FEELING GOOD COULD SLOW TUMOR GROWTH

FROM SAVORING A piece of cake to hugging a friend, many of life’s pleasures trigger a similar reaction in the brain – a surge of dopamine, the “feel-good” chemical. Recent research suggests this reward circuit may do much more than make us smile.

Researchers implanted skin and lung cancer cells in mice, then stimulated the dopamine-releasing neurons in the ventral tegmental area (VTA) of their brains. The rush of dopamine disabled a group of cells that promote tumor growth. That allowed the immune system to respond more effectively to the tumors, which were 40 to 52% smaller and lower in weight in mice that received VTA stimulation than in those that didn’t. “By artificially activating [the VTA],” says the study’s coauthor, Asya Rolls of Technion-Israel Institute of Technology, “we can affect the nervous system and, in turn, the immune system.”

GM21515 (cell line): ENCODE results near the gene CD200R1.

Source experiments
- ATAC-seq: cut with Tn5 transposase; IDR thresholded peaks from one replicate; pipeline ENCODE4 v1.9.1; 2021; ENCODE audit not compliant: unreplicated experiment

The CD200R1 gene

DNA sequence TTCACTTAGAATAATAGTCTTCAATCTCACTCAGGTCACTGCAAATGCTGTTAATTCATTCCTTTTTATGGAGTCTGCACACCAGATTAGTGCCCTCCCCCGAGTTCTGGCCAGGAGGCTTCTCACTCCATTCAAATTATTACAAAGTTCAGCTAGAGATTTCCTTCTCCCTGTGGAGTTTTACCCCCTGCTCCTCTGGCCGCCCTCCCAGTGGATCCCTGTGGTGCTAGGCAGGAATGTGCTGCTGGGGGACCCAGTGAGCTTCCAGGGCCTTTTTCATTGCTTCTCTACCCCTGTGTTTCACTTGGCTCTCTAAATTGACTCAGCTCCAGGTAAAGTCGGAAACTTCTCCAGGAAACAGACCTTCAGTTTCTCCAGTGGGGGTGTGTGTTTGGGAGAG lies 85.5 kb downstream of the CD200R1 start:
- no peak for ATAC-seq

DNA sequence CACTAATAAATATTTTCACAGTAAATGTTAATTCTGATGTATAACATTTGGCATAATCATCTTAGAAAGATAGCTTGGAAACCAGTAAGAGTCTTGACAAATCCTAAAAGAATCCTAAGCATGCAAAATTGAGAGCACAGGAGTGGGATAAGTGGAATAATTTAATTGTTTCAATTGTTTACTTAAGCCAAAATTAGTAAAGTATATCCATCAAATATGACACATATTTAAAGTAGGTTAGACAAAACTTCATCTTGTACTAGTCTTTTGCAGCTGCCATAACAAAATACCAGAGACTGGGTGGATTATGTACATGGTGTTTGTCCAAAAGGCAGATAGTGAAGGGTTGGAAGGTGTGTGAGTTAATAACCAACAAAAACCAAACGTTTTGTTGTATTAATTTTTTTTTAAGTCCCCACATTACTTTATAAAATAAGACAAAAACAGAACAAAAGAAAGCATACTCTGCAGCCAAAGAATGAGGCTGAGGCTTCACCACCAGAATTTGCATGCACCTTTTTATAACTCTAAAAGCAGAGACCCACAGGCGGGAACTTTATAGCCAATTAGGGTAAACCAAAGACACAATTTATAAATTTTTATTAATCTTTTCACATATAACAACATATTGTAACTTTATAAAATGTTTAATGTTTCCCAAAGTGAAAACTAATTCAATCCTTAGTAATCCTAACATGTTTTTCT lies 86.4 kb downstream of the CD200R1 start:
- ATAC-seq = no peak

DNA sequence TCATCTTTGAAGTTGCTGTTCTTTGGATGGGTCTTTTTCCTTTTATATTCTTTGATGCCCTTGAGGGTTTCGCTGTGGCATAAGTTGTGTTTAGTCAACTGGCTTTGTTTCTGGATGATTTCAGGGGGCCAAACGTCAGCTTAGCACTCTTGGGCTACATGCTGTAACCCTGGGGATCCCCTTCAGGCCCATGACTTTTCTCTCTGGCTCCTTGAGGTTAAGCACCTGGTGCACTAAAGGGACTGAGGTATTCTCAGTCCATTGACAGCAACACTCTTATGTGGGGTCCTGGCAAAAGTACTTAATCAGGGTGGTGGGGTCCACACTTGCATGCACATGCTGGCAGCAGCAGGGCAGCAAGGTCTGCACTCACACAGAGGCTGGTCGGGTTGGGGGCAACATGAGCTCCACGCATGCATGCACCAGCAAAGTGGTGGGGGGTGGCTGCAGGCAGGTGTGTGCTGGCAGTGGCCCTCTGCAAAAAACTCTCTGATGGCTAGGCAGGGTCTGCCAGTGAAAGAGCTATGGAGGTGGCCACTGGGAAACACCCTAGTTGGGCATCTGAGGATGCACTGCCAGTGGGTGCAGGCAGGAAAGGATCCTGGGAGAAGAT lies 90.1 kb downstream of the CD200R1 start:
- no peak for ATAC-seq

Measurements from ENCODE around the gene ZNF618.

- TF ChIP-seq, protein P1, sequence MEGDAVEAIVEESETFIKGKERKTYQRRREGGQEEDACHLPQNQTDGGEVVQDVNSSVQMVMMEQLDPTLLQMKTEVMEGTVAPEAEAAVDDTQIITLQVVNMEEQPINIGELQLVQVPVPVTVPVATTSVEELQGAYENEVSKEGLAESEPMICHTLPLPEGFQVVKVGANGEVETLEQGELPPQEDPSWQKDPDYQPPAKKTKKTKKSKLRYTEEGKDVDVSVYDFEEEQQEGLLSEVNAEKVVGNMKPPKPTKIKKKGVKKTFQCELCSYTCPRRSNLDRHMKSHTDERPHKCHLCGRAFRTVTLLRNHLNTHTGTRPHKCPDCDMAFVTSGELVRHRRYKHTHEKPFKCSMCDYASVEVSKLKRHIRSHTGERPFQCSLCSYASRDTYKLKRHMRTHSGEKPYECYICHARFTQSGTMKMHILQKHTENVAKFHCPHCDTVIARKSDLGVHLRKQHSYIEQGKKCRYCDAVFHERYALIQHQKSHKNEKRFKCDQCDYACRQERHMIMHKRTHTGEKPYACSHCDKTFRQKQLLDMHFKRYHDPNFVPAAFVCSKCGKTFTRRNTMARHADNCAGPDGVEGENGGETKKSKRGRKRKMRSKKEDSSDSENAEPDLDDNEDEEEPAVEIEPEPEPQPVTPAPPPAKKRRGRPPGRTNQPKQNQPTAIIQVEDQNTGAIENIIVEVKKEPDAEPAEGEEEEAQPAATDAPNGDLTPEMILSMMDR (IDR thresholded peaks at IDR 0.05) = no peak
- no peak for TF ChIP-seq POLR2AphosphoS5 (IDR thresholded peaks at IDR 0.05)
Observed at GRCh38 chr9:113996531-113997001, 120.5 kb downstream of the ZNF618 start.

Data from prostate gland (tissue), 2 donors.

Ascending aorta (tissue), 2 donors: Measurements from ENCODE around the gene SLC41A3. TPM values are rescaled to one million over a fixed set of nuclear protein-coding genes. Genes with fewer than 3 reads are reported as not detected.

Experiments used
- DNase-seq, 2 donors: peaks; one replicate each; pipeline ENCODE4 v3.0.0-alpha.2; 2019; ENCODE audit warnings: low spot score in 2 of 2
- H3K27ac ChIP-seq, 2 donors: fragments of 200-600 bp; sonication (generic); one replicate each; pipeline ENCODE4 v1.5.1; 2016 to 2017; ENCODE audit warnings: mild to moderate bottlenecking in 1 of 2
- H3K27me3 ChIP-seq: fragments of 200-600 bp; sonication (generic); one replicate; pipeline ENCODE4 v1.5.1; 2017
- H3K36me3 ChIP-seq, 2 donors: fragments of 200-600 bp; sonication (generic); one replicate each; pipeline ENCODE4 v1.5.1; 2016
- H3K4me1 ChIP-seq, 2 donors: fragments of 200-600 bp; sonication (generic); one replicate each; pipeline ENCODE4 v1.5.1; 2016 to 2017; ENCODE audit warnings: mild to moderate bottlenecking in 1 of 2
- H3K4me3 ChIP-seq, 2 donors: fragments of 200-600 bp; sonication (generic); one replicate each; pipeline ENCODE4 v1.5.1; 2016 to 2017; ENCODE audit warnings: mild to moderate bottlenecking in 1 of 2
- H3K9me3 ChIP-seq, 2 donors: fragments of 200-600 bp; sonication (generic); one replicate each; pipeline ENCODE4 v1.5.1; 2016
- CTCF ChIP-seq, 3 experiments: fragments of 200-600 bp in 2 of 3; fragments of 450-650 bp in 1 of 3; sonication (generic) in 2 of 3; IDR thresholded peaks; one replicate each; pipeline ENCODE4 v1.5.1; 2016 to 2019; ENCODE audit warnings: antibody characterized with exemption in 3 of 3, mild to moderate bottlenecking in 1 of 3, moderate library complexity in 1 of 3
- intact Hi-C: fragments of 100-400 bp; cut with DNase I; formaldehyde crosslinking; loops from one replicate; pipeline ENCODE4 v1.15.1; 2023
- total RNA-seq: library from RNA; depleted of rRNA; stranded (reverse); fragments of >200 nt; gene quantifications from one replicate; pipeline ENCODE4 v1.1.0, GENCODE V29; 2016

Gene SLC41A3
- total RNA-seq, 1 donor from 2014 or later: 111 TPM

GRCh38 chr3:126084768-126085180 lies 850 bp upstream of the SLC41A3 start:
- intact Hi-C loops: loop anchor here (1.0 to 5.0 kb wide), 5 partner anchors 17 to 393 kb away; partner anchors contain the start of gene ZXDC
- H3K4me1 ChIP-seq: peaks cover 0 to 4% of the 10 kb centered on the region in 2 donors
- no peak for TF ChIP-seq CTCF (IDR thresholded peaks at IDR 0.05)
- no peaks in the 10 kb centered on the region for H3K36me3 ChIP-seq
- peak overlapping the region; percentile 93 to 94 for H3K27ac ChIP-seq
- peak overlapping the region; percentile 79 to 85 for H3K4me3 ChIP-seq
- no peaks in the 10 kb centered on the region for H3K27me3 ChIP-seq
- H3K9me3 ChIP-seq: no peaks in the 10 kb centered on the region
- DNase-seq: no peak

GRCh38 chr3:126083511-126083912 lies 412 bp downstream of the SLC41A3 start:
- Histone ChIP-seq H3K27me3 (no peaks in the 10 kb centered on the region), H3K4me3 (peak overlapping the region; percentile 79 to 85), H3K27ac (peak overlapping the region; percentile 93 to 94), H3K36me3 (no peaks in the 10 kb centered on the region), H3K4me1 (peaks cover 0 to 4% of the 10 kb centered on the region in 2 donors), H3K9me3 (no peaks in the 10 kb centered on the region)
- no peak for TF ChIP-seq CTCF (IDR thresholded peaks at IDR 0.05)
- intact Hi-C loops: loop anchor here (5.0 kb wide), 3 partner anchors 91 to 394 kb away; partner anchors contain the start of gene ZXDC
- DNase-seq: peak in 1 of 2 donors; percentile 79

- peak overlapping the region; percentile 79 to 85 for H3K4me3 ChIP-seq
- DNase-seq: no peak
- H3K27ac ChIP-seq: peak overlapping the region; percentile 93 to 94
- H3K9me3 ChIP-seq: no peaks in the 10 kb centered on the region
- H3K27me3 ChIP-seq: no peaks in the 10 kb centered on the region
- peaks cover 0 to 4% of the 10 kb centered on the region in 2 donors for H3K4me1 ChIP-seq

Moreover, the researchers explain, once the immune system is activated in this way, it appears to create a “memory” of the foreign agents to which it has been exposed, allowing it to respond more efficiently to them in the future.

Rolls doesn’t believe that positive thinking alone can cure cancer. But the study’s authors hope that cancer patients might someday receive brain stimulation as an add-on therapy that could, in turn, reduce the need for traditional treatments such as chemotherapy and radiation.

Published by Zakieh Lloyd

I'm a housewife, and mother of a 6 year old dog. I don't have kids. Currently knitting different items to be sold.

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